Bush Channels Bill
The new North Korea deal is surprisingly Clintonian.
President George W. Bush finally got a nuclear deal with North Korea because he finally started negotiating like Bill Clinton.
A constant mantra for the past dozen years—chanted by Bush and Vice President Dick Cheney on several occasions—is that the Agreed Framework, which the Clinton administration signed with North Korea in 1994, was a naive and disastrous failure.
And yet the deal that Bush's diplomats just negotiated is very similar to Clinton's accord in substance—and nearly identical in its approach to arms control.
When Bush first came to power, he refused to talk with the North Koreans at all. Kim Jong-il was an evil dictator, and, as Cheney once put it, "We don't negotiate with evil—we defeat it."
In 2003, the six-party talks began, involving the United States, North and South Korea, China, Russia, and Japan. But Bush refused to put forth a serious offer until the North Koreans first agreed to dismantle their nuclear program. In other words, the North Koreans had to accept the prospective outcome of negotiations—an end to their ability to make nuclear weapons, the only bargaining chip they had—as a precondition for getting talks started. No surprise they didn't go along.
After a couple of years, Bush modified his stance, outlining certain rewards that the North Koreans would receive for disarming—but still insisting that they had to make the first moves.
In their memoir-history, Going Critical: The First North Korean Nuclear Crisis, three former Clinton administration officials (Joel Wit, Daniel Poneman, and Robert Gallucci) recall that a turning point came when Gallucci, the chief negotiator, realized why the North Koreans kept rejecting his proposals. It was because they all required the North Koreans to disarm long before they required the United States to reward them for doing so. The talks made progress after the Clinton team made offers that called on the two sides to take actions simultaneously and in step-by-step phases.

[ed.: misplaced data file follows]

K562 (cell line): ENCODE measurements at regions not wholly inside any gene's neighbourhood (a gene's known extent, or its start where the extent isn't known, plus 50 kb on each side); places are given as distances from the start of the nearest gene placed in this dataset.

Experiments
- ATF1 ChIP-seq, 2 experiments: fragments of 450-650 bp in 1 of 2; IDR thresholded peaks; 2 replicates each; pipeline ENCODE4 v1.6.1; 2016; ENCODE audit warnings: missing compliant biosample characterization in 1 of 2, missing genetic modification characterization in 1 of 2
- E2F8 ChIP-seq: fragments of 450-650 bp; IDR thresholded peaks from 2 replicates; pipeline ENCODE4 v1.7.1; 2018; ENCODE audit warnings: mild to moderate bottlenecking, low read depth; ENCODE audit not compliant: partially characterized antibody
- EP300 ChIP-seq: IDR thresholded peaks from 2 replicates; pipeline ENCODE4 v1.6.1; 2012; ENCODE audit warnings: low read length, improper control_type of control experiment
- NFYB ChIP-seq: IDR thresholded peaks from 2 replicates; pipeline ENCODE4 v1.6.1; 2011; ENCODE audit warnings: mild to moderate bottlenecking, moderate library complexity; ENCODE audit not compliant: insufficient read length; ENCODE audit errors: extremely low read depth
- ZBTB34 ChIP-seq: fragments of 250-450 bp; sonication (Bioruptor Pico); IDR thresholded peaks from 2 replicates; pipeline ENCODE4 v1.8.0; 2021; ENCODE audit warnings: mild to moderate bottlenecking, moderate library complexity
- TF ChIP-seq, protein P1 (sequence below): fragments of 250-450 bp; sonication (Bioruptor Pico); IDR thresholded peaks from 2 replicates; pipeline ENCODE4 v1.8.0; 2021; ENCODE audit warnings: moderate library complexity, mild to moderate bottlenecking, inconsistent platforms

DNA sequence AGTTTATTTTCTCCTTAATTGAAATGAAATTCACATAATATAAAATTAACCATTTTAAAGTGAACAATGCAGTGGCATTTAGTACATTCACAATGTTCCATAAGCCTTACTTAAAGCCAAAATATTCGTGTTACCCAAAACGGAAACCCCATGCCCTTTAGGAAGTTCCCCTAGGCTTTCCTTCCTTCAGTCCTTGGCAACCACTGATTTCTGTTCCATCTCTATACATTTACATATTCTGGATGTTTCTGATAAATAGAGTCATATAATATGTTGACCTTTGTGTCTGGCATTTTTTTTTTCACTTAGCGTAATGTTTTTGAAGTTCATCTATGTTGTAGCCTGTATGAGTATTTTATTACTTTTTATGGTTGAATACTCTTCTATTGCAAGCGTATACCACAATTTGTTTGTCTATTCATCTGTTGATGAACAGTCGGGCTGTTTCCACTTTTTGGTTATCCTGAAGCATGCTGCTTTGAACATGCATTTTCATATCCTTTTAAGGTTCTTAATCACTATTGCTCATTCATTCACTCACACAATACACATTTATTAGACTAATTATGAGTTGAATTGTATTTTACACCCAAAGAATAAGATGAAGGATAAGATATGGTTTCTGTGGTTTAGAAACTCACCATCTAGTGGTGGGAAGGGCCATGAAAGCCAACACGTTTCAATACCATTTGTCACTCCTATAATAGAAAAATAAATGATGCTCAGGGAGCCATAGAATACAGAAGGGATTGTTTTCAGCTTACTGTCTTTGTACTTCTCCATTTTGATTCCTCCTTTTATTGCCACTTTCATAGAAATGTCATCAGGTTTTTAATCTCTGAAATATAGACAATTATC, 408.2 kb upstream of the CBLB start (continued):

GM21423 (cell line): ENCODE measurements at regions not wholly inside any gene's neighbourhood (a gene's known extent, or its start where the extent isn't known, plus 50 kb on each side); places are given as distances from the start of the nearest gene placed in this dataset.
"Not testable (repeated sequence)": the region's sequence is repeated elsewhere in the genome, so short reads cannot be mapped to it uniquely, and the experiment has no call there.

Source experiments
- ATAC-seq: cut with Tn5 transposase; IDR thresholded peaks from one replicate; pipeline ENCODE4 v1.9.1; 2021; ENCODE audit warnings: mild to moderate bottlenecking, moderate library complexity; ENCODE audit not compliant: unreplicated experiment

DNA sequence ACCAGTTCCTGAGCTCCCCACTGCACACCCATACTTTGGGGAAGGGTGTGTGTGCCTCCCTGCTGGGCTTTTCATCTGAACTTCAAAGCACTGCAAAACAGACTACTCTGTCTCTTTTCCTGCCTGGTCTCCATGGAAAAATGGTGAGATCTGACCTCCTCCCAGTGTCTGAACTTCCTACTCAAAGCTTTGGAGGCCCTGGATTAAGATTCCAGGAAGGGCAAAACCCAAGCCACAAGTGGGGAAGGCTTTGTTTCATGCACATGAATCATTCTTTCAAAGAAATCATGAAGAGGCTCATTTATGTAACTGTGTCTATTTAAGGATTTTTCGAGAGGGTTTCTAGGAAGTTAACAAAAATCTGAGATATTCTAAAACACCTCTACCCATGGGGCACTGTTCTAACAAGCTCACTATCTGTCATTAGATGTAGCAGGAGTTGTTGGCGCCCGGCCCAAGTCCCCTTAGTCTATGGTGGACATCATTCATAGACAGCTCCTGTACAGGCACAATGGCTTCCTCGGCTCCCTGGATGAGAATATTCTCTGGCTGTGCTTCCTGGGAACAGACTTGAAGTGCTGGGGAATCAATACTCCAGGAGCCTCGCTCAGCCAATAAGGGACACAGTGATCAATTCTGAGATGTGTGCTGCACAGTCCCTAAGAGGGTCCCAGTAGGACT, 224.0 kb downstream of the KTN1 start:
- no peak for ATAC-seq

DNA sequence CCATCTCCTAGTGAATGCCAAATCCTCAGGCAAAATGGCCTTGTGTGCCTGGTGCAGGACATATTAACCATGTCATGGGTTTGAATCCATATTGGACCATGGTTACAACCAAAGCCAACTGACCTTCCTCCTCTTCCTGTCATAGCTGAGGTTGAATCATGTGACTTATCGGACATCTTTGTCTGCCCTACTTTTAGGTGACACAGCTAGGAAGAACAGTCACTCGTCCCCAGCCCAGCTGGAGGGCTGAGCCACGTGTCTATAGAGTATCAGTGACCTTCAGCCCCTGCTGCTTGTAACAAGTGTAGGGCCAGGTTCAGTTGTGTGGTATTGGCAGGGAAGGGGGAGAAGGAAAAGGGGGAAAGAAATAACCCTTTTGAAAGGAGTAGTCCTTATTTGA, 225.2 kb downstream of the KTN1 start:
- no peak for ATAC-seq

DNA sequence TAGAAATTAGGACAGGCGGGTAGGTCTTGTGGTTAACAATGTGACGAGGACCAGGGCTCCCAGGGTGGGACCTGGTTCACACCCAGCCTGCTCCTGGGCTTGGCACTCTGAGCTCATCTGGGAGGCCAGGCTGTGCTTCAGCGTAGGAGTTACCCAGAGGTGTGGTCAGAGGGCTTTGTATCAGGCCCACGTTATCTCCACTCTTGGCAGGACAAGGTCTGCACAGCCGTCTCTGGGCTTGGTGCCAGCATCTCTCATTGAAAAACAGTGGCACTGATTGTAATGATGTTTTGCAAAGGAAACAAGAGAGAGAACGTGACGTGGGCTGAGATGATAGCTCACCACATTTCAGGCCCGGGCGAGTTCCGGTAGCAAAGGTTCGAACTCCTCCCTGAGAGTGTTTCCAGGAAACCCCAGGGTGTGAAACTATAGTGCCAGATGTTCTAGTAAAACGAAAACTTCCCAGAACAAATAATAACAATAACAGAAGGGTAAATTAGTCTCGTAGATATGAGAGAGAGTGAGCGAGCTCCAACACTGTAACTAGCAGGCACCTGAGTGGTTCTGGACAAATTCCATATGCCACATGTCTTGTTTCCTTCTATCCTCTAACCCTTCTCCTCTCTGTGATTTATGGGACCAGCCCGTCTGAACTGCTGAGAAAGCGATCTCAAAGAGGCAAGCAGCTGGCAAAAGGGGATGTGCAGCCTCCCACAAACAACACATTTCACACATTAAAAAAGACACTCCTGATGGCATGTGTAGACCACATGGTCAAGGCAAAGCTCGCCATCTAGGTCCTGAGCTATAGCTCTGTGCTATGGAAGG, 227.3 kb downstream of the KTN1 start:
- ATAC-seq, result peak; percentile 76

That's what the deal reached Monday calls for, too. The "Joint Statement," released at the six-party talks in Beijing Tuesday, refers to "coordinated steps … in a phased manner," "the principle of 'action for action,' " and "actions in parallel."
The Clinton team also detected, once talks got under way, that disputes between the two sides were almost always resolved in small, informal settings. Bush has resisted these kinds of meetings, but that's where the outline of this new deal was sketched out—in one-on-one sessions in Berlin.
It's worth noting, in this respect, that, two weeks ago, Robert Joseph resigned from his job as undersecretary of state for arms control, citing concerns about the status of talks with North Korea. Joseph, who had previously handled the same portfolio at the National Security Council, took a hard line against making any concessions to Pyongyang.
It's also significant that John Bolton—the discarded U.N. ambassador who, at Cheney's insistence, had held Joseph's post in Bush's first term—has already slammed the accord as "a very bad deal," noting, "It contradicts fundamental premises of the president's policy … for the past six years."
He's certainly right about the latter point.
Here's the deal, as outlined in the "Joint Statement":
* Within 60 days, the North Koreans must shut down and seal their nuclear reactor and reprocessing plant at Yongbyon in the presence of international inspectors. In exchange, the United States, China, Russia, and South Korea will give them 50,000 tons of heavy fuel oil or a comparable amount of food and other aid.
* The North Koreans will also provide a list of all their nuclear programs and stockpiles, and they will open all nuclear facilities to international inspectors. At that point, the four other powers will provide another 950,000 tons of heavy fuel oil, worth about $400 million. (Japan will take part only after talks begin to settle its own separate issues with North Korea, involving the return of kidnapped Japanese citizens.)
* In the next phase, the United States and North Korea will hold bilateral talks on normalizing relations, and all six powers will discuss a permanent peace treaty to supplant the mere cease-fire that ended the 1950-53 war (which has never formally ended).